The United Nations High Commissioner for refugees in 2012 finally withdrew all support for Liberian refugees in Ghana. Since the withdrawal, Liberian refugees at the Buduburam refugee camp have been left to provide for themselves on a daily basis as all support from humanitarian agencies came to an abrupt end. This is making living difficult for many refugees who do not have a financial source.

In 2012, the management of the Catholic Hospital in the Buduburam settlement decided to take a piece of land from refugees. In this regards, they demolished all the houses on the land and this led to the displacement of many refugees on the Buduburam Camp. This was a huge challenge to many refugees. Some resorted to be sleeping in the market places because there was no home for them anymore. They were exposed to mosquito which causes malaria. Many became sick in the process. Refugees are required to pay monthly rent for apartment.

It is against this back drop that the group HEARTHS was established in order to help refugees improve their standard of living. The abbreviation “HEARTHS” means “Helping African Refugees to Help Themselves. Hearths is an organization dedicated to serving refugees, orphans, widows and poor people in the African continent. Presently we are working with Liberians on the Buduburam camp in Ghana. Our Mission is to respond to the cries of refugees, orphans, widows and poor people in Africa by providing education, medication, food and shelter for those in need. We also focus on youth empowerment, where we inspire and motivate youth to become effective future leader.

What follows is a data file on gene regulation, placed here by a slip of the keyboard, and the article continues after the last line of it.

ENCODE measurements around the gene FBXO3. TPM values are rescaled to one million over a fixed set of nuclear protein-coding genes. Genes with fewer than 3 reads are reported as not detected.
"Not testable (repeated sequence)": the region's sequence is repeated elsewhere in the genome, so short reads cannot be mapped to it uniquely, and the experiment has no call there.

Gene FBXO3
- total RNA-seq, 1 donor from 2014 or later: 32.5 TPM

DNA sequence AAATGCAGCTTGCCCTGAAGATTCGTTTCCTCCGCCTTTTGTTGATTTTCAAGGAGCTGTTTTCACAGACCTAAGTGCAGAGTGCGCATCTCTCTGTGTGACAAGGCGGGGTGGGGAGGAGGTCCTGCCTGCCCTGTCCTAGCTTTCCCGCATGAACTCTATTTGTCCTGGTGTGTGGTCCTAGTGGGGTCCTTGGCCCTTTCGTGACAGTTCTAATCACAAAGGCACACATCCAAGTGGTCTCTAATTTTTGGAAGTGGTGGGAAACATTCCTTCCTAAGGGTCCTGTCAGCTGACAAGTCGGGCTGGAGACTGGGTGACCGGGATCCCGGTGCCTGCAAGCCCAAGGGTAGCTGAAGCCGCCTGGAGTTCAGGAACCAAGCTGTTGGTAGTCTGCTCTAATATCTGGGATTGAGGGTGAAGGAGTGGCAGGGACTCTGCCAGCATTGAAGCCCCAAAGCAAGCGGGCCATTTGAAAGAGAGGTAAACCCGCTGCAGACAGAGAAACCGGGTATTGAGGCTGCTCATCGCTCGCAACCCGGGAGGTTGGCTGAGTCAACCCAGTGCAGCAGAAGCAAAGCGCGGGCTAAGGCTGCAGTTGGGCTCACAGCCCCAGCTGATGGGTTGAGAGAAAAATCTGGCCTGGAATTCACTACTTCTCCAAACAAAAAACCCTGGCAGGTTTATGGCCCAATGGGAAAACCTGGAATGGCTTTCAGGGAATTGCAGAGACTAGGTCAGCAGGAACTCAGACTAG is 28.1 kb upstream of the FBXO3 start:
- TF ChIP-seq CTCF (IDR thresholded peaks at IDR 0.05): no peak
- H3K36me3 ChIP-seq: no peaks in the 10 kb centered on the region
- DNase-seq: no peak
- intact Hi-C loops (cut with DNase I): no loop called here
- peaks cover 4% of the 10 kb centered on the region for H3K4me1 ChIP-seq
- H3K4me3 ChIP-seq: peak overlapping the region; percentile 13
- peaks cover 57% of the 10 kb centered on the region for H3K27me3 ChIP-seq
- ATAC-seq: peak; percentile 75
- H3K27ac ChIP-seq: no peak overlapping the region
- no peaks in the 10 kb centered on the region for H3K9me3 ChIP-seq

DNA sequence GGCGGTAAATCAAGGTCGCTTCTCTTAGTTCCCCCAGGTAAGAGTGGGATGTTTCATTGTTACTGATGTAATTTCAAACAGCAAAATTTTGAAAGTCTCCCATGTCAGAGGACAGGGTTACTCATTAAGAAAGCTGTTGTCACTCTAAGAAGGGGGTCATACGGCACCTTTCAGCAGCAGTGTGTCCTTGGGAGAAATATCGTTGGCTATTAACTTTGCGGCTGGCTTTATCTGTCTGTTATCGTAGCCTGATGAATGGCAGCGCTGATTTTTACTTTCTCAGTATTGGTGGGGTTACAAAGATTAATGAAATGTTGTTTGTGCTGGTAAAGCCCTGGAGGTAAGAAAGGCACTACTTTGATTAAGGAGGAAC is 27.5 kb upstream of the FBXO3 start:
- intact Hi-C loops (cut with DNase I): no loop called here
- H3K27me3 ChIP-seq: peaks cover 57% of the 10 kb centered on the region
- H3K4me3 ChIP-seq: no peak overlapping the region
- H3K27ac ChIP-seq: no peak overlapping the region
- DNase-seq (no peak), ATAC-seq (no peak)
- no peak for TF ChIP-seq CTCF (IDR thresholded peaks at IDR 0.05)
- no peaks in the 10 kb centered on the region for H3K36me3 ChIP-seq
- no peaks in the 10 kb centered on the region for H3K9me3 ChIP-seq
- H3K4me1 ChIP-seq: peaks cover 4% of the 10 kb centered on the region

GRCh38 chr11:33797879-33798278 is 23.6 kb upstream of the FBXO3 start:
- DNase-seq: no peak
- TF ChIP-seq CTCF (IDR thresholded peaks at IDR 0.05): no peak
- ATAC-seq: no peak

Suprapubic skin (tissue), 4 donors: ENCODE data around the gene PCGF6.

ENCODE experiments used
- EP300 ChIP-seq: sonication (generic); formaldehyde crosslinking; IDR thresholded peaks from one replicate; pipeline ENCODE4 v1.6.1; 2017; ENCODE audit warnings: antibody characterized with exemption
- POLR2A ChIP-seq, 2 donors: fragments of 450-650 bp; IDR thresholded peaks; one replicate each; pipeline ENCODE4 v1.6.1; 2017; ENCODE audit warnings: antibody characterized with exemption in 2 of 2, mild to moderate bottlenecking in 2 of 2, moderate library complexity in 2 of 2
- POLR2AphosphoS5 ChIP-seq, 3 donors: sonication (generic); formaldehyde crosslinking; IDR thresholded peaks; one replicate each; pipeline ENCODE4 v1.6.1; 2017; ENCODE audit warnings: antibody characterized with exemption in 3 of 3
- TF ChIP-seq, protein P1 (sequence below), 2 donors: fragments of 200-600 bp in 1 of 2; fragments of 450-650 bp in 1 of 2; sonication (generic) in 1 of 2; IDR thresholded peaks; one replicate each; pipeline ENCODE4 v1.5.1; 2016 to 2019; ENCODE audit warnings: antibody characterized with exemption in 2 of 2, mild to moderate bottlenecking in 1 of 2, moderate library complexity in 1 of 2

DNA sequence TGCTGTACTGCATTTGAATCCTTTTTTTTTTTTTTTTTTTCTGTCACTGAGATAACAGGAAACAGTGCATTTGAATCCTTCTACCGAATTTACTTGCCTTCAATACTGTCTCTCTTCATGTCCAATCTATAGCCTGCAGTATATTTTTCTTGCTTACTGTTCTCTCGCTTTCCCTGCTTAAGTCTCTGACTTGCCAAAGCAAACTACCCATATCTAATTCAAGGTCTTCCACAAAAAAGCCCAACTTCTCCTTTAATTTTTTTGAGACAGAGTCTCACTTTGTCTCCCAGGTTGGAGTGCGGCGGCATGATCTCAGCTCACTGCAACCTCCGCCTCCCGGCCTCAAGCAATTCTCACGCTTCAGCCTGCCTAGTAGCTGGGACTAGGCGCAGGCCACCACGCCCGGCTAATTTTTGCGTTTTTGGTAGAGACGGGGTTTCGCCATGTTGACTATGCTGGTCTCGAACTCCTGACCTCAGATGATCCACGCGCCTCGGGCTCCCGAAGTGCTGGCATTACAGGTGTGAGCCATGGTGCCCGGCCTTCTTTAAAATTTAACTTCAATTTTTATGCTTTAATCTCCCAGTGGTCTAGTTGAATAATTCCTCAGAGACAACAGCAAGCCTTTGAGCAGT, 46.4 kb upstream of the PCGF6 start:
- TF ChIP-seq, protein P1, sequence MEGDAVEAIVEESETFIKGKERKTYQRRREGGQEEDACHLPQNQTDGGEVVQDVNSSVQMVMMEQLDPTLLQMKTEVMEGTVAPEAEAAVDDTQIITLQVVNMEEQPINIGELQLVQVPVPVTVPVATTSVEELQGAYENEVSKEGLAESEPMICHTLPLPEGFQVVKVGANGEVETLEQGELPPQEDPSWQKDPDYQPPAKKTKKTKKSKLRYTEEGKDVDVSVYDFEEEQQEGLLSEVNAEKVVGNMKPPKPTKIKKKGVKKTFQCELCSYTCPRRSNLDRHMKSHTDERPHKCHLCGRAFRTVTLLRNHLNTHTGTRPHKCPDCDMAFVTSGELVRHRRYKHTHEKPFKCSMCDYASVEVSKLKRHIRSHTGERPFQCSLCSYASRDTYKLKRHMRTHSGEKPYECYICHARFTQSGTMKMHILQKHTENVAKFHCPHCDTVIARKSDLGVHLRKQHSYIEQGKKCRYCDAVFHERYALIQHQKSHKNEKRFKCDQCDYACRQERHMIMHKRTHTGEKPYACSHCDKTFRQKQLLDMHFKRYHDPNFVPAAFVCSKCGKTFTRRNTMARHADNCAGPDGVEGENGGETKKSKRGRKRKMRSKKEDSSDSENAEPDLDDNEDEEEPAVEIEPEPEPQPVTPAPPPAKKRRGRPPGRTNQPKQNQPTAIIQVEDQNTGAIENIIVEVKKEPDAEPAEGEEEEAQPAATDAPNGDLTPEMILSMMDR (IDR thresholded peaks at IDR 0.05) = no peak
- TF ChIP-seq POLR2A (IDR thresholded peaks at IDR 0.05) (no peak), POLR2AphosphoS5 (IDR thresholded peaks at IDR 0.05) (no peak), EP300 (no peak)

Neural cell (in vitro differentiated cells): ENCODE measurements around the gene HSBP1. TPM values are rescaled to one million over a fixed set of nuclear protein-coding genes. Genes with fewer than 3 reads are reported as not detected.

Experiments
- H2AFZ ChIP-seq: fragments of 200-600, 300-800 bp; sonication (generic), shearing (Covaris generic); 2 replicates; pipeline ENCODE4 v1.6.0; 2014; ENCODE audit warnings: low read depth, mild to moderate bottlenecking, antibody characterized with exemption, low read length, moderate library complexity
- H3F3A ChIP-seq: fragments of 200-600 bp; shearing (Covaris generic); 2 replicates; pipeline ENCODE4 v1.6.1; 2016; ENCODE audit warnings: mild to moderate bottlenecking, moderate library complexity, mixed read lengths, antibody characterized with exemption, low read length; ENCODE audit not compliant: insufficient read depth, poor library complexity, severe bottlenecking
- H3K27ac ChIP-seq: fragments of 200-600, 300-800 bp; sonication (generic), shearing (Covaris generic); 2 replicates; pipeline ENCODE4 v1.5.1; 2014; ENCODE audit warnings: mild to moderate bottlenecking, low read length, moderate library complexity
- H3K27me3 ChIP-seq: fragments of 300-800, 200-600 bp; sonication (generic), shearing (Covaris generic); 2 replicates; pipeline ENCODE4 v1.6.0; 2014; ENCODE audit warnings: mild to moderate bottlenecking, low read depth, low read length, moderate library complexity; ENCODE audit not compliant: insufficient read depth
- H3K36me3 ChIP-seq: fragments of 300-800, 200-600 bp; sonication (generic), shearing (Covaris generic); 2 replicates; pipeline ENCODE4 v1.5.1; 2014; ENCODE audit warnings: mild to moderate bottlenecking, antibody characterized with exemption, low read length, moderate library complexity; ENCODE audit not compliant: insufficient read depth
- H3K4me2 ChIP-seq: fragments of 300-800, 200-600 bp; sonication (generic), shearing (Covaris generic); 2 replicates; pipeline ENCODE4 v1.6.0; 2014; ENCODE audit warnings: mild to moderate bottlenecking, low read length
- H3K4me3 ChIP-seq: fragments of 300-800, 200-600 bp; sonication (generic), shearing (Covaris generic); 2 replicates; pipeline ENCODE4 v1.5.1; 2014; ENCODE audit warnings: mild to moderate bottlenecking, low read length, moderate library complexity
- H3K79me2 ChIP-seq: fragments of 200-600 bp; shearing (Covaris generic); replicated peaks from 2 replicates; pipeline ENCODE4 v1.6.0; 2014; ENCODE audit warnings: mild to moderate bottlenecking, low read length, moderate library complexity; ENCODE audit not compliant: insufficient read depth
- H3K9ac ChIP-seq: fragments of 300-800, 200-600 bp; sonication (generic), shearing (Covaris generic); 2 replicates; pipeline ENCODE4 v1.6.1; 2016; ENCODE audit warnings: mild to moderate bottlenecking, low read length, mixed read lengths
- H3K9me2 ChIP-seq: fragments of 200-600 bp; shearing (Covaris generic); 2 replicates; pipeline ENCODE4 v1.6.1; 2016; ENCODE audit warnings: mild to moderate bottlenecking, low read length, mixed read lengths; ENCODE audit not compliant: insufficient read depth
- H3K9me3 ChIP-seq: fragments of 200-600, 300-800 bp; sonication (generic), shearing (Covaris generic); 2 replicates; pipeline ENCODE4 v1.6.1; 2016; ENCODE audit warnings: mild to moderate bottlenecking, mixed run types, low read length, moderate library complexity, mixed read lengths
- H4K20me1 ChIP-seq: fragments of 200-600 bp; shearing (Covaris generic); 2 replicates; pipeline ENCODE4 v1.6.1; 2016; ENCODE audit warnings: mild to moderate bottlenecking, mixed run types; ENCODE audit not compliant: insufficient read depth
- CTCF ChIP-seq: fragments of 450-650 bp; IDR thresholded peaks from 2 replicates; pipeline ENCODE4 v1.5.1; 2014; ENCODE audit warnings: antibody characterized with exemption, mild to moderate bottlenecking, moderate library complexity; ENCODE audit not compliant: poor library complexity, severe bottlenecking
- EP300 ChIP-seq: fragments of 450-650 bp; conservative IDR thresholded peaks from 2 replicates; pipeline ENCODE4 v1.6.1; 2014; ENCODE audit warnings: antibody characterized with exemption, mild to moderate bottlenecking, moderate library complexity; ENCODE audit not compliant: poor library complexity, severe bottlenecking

Written by Lemuel Taylor, +233 24 535 8421, agapelove137@yahoo.com




Agblorti SKM (2011) Refugee integration in Ghana: The host community’s perspective. Available at: http://www.unhcr.org/4d6f5f3f9.html (accessed 15 August 2014).

Boateng A (2010) Survival voices: Social capital and the well-being of Liberian refugee women in Ghana. Journal of Immigrant & Refugee Studies 8(4): 386–408. Google Scholar CrossRef






Leave a Reply

Fill in your details below or click an icon to log in:

WordPress.com Logo

You are commenting using your WordPress.com account. Log Out /  Change )

Google+ photo

You are commenting using your Google+ account. Log Out /  Change )

Twitter picture

You are commenting using your Twitter account. Log Out /  Change )

Facebook photo

You are commenting using your Facebook account. Log Out /  Change )


Connecting to %s


This entry was posted on May 4, 2017 by .

Contact info

For more information please write to christoph@keinding.com, or contact me through Skype @ realize2actualize
%d bloggers like this: